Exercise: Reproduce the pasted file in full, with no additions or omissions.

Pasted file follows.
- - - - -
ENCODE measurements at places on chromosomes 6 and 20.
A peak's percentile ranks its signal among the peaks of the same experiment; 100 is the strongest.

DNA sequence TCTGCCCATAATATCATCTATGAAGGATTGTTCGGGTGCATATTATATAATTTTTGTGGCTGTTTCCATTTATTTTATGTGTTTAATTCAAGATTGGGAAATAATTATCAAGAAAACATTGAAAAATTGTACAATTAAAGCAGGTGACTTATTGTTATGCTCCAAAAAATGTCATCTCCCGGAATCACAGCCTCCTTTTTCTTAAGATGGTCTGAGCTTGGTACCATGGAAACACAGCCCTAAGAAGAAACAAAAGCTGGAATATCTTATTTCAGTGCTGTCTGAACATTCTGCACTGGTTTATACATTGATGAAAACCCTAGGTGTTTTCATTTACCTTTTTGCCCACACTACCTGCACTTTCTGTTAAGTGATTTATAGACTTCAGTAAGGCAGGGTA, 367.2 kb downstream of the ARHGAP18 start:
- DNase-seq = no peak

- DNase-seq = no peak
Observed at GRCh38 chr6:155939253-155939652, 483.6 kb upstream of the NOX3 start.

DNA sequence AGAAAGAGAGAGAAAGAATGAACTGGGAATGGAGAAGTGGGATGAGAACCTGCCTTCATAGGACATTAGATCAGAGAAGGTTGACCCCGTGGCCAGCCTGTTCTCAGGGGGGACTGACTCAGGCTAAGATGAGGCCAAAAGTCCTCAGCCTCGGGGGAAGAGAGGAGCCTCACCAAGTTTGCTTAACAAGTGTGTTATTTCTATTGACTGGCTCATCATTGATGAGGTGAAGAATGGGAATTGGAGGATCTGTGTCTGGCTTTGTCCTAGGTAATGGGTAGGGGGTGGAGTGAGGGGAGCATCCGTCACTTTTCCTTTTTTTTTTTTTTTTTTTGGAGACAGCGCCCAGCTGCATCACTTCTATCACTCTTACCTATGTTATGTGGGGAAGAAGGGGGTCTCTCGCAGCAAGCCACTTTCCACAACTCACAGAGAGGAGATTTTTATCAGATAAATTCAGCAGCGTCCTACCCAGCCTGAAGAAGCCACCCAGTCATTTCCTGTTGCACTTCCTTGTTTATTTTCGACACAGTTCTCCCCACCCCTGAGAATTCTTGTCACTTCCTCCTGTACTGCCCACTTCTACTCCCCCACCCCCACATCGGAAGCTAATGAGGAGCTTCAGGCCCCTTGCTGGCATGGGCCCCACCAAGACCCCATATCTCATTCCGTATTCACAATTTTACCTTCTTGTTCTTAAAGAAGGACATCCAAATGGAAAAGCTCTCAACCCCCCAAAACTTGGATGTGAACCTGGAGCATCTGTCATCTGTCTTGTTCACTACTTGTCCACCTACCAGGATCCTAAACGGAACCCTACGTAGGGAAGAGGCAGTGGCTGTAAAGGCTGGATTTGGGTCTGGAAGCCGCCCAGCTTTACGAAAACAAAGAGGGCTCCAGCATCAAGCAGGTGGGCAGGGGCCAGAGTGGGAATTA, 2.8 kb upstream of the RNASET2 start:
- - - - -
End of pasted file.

ENCODE measurements at places on chromosomes 6 and 20.
A peak's percentile ranks its signal among the peaks of the same experiment; 100 is the strongest.

DNA sequence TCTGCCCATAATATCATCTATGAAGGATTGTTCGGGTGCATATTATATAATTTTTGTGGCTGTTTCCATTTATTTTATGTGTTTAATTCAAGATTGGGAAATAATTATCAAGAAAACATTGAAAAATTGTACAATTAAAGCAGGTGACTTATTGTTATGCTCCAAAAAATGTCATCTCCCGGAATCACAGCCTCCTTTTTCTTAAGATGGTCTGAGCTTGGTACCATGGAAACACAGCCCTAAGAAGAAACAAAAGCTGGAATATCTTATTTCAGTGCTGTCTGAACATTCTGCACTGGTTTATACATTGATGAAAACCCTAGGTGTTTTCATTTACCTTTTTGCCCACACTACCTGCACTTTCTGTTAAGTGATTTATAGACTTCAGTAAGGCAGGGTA, 367.2 kb downstream of the ARHGAP18 start:
- DNase-seq = no peak

- DNase-seq = no peak
Observed at GRCh38 chr6:155939253-155939652, 483.6 kb upstream of the NOX3 start.

DNA sequence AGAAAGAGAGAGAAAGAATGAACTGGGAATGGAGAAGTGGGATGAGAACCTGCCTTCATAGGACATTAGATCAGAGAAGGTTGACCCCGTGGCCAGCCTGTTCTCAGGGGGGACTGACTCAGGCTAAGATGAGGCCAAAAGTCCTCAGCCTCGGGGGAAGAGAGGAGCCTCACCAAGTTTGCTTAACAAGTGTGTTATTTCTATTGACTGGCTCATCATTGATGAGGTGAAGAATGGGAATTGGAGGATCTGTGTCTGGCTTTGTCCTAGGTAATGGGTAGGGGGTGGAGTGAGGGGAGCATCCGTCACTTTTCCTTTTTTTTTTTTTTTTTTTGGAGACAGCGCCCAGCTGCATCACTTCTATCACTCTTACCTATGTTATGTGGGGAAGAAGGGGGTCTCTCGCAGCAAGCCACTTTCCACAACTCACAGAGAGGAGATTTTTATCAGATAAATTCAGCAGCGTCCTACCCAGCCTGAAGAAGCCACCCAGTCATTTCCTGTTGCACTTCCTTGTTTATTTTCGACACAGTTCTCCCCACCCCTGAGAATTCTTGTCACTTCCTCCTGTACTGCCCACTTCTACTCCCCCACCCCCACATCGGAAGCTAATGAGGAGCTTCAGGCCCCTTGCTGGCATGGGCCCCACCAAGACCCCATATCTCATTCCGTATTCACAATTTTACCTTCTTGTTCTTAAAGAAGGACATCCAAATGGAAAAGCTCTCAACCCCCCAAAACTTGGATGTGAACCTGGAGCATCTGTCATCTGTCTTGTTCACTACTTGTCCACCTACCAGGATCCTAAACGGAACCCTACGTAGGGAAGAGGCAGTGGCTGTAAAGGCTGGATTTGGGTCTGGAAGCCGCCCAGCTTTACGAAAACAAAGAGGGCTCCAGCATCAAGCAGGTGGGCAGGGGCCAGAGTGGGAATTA, 2.8 kb upstream of the RNASET2 start: